coatings was identified and the 1990 inventory has been adjusted 
appropriately. Once the categories had been accurately identified, 
overlap with the point source inventory could be accounted for and an 
improved area source estimate was obtained.
2. Marine Vessel Loading Losses
    Area source emissions in this category were based on estimates of 
the total amount of VOCs loaded at Texas ports. Texas determined that 
individual point sources had under reported emissions from this 
category. When the revised point source emissions are considered, it 
was determined that the bulk of the emissions in the Beaumont area were 
covered in the point source emission inventory. Therefore, the area 
source estimate could be reduced.
3. Surface Cleaning
    A contractor performed a bottom-up survey of this category. This 
survey was later expanded by TNRCC staff. The results of the survey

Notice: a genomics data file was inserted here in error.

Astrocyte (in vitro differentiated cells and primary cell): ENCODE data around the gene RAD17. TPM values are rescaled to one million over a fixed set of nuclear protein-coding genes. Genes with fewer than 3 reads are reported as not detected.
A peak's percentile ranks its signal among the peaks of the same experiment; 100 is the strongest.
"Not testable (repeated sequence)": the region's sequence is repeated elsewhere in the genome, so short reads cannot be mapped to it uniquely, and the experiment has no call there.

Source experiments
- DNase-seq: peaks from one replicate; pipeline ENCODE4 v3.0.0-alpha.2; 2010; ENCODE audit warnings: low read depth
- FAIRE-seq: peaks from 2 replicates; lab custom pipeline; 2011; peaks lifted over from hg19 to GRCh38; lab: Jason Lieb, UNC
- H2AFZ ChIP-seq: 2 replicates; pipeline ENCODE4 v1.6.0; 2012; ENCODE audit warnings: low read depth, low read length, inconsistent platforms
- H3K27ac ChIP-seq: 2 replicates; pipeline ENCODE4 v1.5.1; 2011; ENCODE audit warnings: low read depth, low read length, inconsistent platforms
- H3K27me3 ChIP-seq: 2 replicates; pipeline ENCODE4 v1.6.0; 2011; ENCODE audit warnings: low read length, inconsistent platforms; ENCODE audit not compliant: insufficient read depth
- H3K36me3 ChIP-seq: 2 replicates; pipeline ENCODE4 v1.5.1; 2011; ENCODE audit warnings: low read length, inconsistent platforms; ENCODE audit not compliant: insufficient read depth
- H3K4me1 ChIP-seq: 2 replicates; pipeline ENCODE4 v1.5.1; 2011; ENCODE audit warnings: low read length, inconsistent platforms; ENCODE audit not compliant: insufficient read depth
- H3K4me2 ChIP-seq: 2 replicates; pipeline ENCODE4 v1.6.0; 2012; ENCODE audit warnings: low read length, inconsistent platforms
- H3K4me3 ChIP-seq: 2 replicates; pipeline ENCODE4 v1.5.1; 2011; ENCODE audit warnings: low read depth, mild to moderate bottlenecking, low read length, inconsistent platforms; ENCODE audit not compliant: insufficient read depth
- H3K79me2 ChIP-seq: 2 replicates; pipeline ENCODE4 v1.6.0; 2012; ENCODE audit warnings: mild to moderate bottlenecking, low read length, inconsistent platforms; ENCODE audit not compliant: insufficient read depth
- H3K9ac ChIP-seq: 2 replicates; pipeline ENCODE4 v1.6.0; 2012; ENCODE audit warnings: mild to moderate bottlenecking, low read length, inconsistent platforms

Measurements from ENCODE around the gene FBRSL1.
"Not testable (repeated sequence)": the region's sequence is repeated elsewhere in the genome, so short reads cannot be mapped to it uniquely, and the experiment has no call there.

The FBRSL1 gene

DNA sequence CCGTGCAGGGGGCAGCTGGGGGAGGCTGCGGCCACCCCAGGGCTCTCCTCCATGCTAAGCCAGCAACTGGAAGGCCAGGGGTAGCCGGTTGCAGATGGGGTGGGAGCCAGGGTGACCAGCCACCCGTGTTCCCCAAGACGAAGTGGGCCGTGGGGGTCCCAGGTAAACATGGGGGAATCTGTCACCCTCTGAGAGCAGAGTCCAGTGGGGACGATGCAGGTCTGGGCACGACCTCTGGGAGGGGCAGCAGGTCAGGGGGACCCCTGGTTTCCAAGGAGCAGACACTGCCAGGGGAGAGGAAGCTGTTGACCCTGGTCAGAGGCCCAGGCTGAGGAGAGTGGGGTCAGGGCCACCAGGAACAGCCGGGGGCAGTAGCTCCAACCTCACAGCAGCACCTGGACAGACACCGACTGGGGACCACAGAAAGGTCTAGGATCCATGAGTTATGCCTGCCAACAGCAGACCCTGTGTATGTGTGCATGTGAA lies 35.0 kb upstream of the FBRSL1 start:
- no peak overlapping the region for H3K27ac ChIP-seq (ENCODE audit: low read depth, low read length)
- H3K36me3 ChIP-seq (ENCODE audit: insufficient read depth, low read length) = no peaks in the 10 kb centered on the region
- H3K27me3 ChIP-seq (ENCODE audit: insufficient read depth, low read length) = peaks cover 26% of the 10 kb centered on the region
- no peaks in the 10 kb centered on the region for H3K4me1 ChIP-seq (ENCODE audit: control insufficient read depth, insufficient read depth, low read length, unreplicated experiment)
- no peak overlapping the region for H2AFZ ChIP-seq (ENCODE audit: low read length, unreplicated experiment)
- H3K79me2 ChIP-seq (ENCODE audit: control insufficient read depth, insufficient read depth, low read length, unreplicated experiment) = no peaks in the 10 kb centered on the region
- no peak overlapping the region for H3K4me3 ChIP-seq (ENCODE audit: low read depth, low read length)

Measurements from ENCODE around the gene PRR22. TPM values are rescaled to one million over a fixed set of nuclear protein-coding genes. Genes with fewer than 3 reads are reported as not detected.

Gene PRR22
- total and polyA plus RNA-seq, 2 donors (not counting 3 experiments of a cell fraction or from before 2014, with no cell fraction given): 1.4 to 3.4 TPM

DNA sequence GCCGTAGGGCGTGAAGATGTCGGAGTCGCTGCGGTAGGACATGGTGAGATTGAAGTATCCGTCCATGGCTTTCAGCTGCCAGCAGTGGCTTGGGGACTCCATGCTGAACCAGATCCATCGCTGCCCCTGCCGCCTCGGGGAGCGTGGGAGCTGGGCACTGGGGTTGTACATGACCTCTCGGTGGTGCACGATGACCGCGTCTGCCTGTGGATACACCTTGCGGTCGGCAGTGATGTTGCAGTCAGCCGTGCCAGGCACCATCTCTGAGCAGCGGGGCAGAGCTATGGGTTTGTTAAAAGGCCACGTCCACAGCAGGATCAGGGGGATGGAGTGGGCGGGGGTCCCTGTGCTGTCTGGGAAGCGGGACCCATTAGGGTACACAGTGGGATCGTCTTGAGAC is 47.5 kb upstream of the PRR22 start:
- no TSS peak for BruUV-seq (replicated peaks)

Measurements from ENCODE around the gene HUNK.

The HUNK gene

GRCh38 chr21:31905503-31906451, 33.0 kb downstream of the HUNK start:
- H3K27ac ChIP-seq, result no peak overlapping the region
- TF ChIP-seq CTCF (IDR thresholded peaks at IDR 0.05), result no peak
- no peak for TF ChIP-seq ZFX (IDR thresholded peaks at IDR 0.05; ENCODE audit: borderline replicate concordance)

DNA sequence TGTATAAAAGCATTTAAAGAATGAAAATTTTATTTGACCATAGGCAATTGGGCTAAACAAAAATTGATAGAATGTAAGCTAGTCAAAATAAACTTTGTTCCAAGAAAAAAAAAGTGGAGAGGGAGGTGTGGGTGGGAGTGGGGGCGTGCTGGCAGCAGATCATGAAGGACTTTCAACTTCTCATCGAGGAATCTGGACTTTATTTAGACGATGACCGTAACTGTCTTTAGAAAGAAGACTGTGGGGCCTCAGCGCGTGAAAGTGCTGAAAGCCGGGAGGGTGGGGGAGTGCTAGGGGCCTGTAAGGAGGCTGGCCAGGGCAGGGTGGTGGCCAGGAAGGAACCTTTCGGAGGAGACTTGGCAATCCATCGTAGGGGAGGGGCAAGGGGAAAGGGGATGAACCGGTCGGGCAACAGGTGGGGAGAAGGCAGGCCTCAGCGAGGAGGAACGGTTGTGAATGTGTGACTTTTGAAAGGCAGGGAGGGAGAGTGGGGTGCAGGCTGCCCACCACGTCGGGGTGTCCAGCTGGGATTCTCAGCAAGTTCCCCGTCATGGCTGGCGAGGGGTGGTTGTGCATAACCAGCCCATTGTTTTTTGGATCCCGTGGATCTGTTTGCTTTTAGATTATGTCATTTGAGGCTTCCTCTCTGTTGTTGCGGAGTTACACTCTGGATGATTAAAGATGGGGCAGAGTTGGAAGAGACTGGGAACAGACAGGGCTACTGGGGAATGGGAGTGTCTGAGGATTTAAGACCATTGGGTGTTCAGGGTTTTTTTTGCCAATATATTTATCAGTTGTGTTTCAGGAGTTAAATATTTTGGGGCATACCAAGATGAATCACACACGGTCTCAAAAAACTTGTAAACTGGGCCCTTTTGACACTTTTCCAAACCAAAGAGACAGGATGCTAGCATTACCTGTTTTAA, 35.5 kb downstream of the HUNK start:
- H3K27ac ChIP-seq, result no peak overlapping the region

indicated that the national default estimate of emissions for this 
category should be revised for the nonattainment areas in Texas.
4. Architectural Coatings
    Texas revised emissions estimate by using more recent information 
from the National Paint and Coatings Association combined with data 
from surveys on thinner usage.
5. Automobile Refinishing
    Texas used more recent information from the National Paint and 

[[Page 6661]]

Association and source surveys to revise the emission estimates for 
this category. In addition, using data from the Department of Commerce 
on paint shipments, Texas projected a substantial decrease in emissions 
between 1990 and 1994.
6. Sheet, Strip and Coil
    This category was estimated for the 1990 emission factor of 1.5 
tons/employee. The number of employees related to this industry was 
obtained from the County Business Patterns for Standard Industrial 
Classification (SIC) code 3479. This SIC code includes many businesses 
not engaged in coil coating operations. A list of companies involved in 
coil coating operations was obtained from the national coil coaters